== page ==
“Toward Effective Supervision” Article by Komaki

APA Formatted Reference: Komaki, J. L. (1986). Toward effective supervision: An operant analysis and comparison of managers at work. Journal of Applied Psychology, 71(2), 270-279.

Purpose of the study: This research investigated three hypotheses regarding effective supervisory behavior to determine what managers should do in order to encourage employees to achieve goals at the workplace. The study employed Operant Supervisory Taxonomy and Index (OSTI) to examine supervisory behavior’s specific categories among managers, some of whom performed better at work than others.

Participants: 24 managers from two different divisions in terms of supervising others

Setting: A medical insurance firm from the Midwest with 2600 employees

Dependent Variable and Measurement: Behavior category and subcategory scores collected during observations. The research was based on seven main categories, and each manager was observed up to 20 times during 30-minute observations over a seven-month period.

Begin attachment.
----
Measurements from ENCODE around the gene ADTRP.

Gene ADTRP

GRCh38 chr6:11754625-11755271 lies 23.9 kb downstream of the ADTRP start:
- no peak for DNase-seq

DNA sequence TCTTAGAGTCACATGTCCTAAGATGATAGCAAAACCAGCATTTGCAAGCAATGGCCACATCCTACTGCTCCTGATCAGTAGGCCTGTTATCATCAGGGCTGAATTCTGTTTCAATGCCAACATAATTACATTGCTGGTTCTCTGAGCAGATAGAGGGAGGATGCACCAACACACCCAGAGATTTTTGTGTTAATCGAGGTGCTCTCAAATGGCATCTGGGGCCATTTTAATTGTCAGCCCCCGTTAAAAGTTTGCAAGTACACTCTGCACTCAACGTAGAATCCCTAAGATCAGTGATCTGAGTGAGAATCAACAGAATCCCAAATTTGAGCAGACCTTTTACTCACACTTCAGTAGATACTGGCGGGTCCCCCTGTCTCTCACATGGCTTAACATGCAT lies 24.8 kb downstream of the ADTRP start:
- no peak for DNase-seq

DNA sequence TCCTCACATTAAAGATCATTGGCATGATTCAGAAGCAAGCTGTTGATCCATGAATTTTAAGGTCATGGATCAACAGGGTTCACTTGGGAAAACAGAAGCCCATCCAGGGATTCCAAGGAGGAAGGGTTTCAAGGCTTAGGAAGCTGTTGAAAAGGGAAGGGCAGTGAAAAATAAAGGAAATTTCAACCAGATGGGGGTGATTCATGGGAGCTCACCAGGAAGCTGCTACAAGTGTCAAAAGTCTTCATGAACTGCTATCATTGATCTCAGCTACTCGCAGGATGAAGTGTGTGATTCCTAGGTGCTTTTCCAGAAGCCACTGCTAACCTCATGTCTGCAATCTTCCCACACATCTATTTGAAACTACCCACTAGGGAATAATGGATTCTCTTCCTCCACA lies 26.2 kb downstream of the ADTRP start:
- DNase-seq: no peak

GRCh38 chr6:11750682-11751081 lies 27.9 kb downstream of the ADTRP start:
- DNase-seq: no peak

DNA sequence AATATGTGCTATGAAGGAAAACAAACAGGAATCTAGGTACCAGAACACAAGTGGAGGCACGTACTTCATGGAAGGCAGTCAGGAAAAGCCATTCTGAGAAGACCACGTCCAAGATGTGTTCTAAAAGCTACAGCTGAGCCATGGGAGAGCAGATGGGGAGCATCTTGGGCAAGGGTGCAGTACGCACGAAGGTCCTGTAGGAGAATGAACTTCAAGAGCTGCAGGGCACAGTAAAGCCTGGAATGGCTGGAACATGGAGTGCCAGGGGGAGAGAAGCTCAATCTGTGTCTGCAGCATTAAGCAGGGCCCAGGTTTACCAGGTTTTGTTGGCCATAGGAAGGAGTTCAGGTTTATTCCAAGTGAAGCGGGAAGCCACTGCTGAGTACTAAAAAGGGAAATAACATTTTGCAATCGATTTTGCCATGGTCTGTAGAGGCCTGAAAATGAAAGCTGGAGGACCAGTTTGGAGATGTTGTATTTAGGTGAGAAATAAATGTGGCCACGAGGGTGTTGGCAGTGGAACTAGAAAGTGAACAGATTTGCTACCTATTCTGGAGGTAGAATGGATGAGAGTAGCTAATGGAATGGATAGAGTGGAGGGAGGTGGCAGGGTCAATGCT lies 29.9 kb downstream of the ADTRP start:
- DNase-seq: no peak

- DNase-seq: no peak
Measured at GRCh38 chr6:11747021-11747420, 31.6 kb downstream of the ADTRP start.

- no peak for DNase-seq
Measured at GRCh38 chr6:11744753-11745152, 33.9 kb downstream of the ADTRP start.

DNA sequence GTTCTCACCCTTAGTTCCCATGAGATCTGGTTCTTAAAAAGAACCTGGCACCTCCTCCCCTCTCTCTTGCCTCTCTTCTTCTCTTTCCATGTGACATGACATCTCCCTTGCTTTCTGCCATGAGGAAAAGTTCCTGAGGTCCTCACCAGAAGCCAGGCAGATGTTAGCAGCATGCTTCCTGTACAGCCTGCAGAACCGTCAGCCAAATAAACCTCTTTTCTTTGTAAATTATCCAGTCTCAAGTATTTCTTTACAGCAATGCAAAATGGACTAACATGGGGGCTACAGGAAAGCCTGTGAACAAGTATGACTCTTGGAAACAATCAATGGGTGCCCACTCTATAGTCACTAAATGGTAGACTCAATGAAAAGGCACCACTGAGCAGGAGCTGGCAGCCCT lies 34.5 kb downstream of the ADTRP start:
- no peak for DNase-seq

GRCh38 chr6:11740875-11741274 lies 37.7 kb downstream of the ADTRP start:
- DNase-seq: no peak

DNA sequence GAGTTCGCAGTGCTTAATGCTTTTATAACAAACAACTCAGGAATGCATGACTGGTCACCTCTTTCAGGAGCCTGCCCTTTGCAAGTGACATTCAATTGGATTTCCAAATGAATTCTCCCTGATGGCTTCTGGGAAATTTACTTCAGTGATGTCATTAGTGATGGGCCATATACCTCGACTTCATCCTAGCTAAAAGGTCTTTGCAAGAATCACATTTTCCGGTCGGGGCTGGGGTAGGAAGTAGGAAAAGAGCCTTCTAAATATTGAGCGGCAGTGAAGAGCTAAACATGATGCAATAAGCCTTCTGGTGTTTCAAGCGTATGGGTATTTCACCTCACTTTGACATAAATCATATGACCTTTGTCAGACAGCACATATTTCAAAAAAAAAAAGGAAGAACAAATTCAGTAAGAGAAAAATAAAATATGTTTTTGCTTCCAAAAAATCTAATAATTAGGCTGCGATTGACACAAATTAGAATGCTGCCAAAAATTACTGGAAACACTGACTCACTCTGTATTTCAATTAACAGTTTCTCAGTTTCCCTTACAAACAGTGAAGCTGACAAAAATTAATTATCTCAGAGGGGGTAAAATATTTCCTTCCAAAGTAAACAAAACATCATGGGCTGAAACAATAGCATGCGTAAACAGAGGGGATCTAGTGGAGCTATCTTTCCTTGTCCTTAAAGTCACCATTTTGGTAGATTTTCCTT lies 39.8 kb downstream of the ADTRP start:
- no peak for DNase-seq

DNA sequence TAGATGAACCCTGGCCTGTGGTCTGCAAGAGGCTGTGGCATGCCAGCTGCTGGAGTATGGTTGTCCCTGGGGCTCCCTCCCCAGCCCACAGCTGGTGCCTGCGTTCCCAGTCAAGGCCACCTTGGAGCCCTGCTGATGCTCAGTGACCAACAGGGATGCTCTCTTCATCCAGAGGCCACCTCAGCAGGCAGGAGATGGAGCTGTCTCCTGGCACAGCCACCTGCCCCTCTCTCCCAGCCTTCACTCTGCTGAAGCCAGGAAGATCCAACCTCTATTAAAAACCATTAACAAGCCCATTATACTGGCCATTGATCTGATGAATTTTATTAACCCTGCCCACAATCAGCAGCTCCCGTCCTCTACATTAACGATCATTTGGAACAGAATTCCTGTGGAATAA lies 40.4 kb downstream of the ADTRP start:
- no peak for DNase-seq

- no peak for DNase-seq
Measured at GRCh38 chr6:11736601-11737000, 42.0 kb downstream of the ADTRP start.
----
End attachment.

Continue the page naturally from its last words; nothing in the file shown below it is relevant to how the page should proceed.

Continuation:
Assessment and Findings: The observations were completed on various occasions, including the managers’ everyday interactions, job interviews, and relations with subordinates, peers, and superiors. Some participants were observed less than 20 times due to a transfer, a recordkeeping error, and a voluntary termination.

Independent Variable: The timing and placement of the observations

Experimental Design: An extreme or contrasted groups design

Results: Two of the three hypotheses were confirmed, and the last one was partially supported. The participants’ results did not vary concerning the time spent to provide consequences. However, the managers who initially were perceived to be effective paid more attention to utilizing a distinct monitoring method when obtaining information about performance. Nonetheless, all participants were equally inclined to provide consequences regardless of the sign, which could be positive, negative, or neutral. Overall, effective and ineffective managers conducted similar activities and spent practically the same amount of time interacting with other employees, but the former concentrated more on performance information.

Write one interesting point of discussion about the study that could be used in class.

It was interesting that the observations were at different times during the workday. How would the results vary if the participants were observed at a particular time during all seven months?

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